Our Thanksgiving modus operandi around here, in recent years, has been to meet my parents at a local restaurant for dinner, after which they spirit away The Daughter for a couple of days of quality time while The Wife and I enjoy some quality time as well. Usually, then, after T-giving dinner, The Wife and I go to a movie. After seeing Casino Royale, Quantum of Solace, and The Men Who Stare At Goats on previous Thanksgivings past, we've decided that our post-enormous dinner movie is better an action film of some sort. (Well, OK, calling Goats an action movie is a bit of a stretch. But as much as we enjoy a good romantic comedy, we don't do rom-coms on T-giving.)
So this year's movie was Unstoppable.
And seriously – that movie is a friggin' blast.
It's about as slick an entertainment as you'll ever see. There's really nothing that happens in it that is a surprise in any way, and in fact, you can almost feel the cliche's falling into place, one by one by one. Unstoppable falls into the action movie subcategory of "Race against time toward an unavoidable disaster". There's a big long freight train in rural Pennsylvania that (a) is pulling a whole bunch of cars filled with stuff that will either explode hugely or poison half the state, and (b) has managed to get away from the freight yard workers. Oh, and it's not just gently rolling away, either: it's under full throttle, with no one at the controls.
Enter, at the other end of the line, another freight train. This one is driven by two guys: the grizzled old veteran of the rails whose career's end is being forced upon him (Denzel Washington), and the young railroader who is smart and well-trained but who has only been on the job a few months and has the misfortune of being related to someone higher up the coporate food chain (Chris Pine). They're just kind of ambling out onto their day, taking a train from point A to point B, when they learn that there's this much bigger train that's out of control and it's heading right for them.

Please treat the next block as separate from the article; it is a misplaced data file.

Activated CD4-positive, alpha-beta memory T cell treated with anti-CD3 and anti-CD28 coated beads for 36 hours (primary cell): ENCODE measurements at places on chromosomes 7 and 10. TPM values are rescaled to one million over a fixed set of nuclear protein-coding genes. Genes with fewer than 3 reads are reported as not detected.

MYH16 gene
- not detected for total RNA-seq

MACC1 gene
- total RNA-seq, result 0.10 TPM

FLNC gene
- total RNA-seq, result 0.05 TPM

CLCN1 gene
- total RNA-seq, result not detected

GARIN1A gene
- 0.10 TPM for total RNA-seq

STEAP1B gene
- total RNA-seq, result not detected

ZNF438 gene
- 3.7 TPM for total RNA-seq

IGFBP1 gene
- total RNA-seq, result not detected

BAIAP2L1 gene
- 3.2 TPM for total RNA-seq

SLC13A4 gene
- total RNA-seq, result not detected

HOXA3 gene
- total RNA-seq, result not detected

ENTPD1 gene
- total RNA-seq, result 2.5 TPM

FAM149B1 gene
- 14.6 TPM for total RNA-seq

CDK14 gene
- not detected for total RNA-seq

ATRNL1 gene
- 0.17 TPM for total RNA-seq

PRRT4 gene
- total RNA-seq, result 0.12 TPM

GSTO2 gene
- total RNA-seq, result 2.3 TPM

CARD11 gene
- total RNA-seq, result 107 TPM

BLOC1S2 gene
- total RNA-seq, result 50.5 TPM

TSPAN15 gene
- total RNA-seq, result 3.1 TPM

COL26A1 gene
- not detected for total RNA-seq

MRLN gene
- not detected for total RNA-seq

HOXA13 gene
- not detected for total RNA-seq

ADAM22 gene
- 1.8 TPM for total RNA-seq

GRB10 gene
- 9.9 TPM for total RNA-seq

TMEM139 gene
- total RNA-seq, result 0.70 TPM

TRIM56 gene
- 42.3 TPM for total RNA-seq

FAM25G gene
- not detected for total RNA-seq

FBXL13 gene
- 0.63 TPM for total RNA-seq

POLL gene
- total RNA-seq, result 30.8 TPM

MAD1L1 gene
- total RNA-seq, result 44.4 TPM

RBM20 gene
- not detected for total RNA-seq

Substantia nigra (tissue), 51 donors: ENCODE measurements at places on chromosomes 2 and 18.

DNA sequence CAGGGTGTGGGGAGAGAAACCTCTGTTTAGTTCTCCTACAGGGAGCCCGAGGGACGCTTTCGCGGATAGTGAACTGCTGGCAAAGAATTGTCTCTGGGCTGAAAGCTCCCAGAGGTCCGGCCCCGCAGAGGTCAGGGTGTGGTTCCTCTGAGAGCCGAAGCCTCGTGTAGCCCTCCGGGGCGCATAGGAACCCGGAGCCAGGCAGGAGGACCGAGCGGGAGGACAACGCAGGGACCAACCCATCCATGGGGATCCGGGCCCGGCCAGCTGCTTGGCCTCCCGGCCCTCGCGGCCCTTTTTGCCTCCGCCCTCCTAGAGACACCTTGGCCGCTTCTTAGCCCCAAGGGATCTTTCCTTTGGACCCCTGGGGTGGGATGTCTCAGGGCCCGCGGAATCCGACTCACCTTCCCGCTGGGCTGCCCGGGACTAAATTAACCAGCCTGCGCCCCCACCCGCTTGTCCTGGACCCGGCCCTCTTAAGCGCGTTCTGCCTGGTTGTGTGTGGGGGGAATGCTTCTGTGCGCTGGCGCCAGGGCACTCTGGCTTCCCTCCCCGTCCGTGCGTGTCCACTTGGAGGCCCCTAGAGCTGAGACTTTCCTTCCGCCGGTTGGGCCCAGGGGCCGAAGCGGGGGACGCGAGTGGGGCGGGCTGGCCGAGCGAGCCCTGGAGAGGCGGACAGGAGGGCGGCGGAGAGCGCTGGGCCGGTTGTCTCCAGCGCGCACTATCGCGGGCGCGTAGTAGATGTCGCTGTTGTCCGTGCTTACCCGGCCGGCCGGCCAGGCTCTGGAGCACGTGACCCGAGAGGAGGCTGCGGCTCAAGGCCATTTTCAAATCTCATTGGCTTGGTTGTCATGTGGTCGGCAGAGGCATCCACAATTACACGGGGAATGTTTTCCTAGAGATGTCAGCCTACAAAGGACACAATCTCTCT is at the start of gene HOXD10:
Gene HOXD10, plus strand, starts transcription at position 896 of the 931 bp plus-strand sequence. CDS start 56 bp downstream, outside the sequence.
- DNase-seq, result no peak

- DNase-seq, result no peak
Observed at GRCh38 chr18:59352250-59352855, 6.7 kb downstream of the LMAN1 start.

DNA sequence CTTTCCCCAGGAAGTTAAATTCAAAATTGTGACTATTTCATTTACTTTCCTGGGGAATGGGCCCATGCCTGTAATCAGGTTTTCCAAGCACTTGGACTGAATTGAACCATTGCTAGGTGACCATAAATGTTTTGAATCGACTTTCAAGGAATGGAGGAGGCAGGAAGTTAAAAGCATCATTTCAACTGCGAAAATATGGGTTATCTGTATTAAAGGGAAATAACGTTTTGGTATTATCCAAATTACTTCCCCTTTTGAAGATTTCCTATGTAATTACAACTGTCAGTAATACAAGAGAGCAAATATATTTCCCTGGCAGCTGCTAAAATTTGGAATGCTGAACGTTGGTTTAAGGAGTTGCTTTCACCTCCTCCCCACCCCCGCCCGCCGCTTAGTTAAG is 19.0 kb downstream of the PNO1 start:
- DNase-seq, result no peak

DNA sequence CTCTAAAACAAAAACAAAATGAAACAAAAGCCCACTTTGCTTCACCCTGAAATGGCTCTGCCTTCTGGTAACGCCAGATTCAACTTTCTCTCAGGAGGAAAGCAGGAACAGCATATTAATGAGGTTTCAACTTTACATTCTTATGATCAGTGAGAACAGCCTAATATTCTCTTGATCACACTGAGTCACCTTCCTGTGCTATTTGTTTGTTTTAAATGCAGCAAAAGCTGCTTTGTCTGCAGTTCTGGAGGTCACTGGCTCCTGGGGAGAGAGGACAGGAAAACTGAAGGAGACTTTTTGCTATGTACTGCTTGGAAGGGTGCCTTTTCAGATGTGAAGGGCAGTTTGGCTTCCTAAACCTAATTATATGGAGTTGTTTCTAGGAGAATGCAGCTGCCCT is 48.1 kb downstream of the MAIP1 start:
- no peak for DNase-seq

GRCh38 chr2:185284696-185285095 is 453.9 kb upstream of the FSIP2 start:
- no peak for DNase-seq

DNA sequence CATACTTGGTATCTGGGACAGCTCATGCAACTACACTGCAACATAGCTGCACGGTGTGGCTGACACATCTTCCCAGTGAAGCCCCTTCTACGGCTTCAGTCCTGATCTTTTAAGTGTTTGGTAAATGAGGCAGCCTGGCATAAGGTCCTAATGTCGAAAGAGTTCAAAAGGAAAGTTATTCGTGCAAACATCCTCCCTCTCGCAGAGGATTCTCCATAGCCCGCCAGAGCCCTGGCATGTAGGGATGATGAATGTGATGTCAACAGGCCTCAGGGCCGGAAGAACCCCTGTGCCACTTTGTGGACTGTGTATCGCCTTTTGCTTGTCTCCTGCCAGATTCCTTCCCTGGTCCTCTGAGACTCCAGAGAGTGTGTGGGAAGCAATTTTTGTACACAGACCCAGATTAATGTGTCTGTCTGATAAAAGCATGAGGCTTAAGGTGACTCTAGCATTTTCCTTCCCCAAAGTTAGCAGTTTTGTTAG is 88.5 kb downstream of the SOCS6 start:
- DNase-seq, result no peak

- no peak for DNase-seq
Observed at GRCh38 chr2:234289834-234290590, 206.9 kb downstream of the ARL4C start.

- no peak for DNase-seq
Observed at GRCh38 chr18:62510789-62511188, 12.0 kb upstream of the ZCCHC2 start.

So, already we have the old vet who knows everything because he's incredibly experienced, clashing with the young buck who doesn't want to feel stupid. We have the lady running the freight yard who proposes an obvious solution (derail the train in farm country), but she's overruled by the corporate bigwigs who are trying to manage the crisis from a conference room in a skyscraper in Pittsburgh. "Do you know how much money we'll lose if we derail that train!" comes the typical reply from the guy in the nice suit. And of course, option after option fails until the train is, predictably, nearing a big city that can't evacuate in time because it's too big and where the tracks make a kind of curve that no train whipping along at 70 mph could possibly negotiate. Oh, and that particular curve in the tracks is surrounded on all sides by enormous tanks of fuel and such. See what I mean? Every cliché in the book – and I haven't even mentioned the train full of kids on a school trip.
What I liked most about the movie was the way it got the ball rolling very early on. There is almost no tedious set-up here; less than ten minutes in, the train is out of control and certain disaster is about to strike. What little bits of backstory and character history we get throughout the movie come in little bits, here and there; no long speeches. Unstoppable keeps its eye on the prize, and delivers. It's a terrifically fun flick. See it!